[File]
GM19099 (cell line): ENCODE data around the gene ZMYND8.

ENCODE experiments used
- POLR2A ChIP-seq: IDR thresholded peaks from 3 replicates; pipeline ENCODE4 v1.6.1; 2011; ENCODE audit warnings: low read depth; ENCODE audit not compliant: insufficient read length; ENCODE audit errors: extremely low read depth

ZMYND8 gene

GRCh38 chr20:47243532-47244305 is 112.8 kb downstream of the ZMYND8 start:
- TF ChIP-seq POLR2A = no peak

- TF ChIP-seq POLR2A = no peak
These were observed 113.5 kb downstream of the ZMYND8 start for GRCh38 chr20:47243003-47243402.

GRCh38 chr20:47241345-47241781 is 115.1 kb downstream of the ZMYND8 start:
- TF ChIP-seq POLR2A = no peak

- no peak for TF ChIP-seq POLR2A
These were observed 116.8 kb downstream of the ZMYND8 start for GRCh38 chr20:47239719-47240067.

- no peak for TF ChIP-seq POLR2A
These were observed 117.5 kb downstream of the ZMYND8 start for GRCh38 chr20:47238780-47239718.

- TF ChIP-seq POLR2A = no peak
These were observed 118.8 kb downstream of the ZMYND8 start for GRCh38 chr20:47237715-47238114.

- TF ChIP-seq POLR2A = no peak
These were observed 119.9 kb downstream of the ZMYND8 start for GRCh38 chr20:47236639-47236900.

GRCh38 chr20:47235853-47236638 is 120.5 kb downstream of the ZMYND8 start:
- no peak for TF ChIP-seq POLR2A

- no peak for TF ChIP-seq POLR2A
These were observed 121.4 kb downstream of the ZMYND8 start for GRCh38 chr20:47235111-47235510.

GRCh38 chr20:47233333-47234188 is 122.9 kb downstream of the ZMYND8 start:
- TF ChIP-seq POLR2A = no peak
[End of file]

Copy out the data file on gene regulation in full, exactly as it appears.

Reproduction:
GM19099 (cell line): ENCODE data around the gene ZMYND8.

ENCODE experiments used
- POLR2A ChIP-seq: IDR thresholded peaks from 3 replicates; pipeline ENCODE4 v1.6.1; 2011; ENCODE audit warnings: low read depth; ENCODE audit not compliant: insufficient read length; ENCODE audit errors: extremely low read depth

ZMYND8 gene

GRCh38 chr20:47243532-47244305 is 112.8 kb downstream of the ZMYND8 start:
- TF ChIP-seq POLR2A = no peak

- TF ChIP-seq POLR2A = no peak
These were observed 113.5 kb downstream of the ZMYND8 start for GRCh38 chr20:47243003-47243402.

GRCh38 chr20:47241345-47241781 is 115.1 kb downstream of the ZMYND8 start:
- TF ChIP-seq POLR2A = no peak

- no peak for TF ChIP-seq POLR2A
These were observed 116.8 kb downstream of the ZMYND8 start for GRCh38 chr20:47239719-47240067.

- no peak for TF ChIP-seq POLR2A
These were observed 117.5 kb downstream of the ZMYND8 start for GRCh38 chr20:47238780-47239718.

- TF ChIP-seq POLR2A = no peak
These were observed 118.8 kb downstream of the ZMYND8 start for GRCh38 chr20:47237715-47238114.

- TF ChIP-seq POLR2A = no peak
These were observed 119.9 kb downstream of the ZMYND8 start for GRCh38 chr20:47236639-47236900.

GRCh38 chr20:47235853-47236638 is 120.5 kb downstream of the ZMYND8 start:
- no peak for TF ChIP-seq POLR2A

- no peak for TF ChIP-seq POLR2A
These were observed 121.4 kb downstream of the ZMYND8 start for GRCh38 chr20:47235111-47235510.

GRCh38 chr20:47233333-47234188 is 122.9 kb downstream of the ZMYND8 start:
- TF ChIP-seq POLR2A = no peak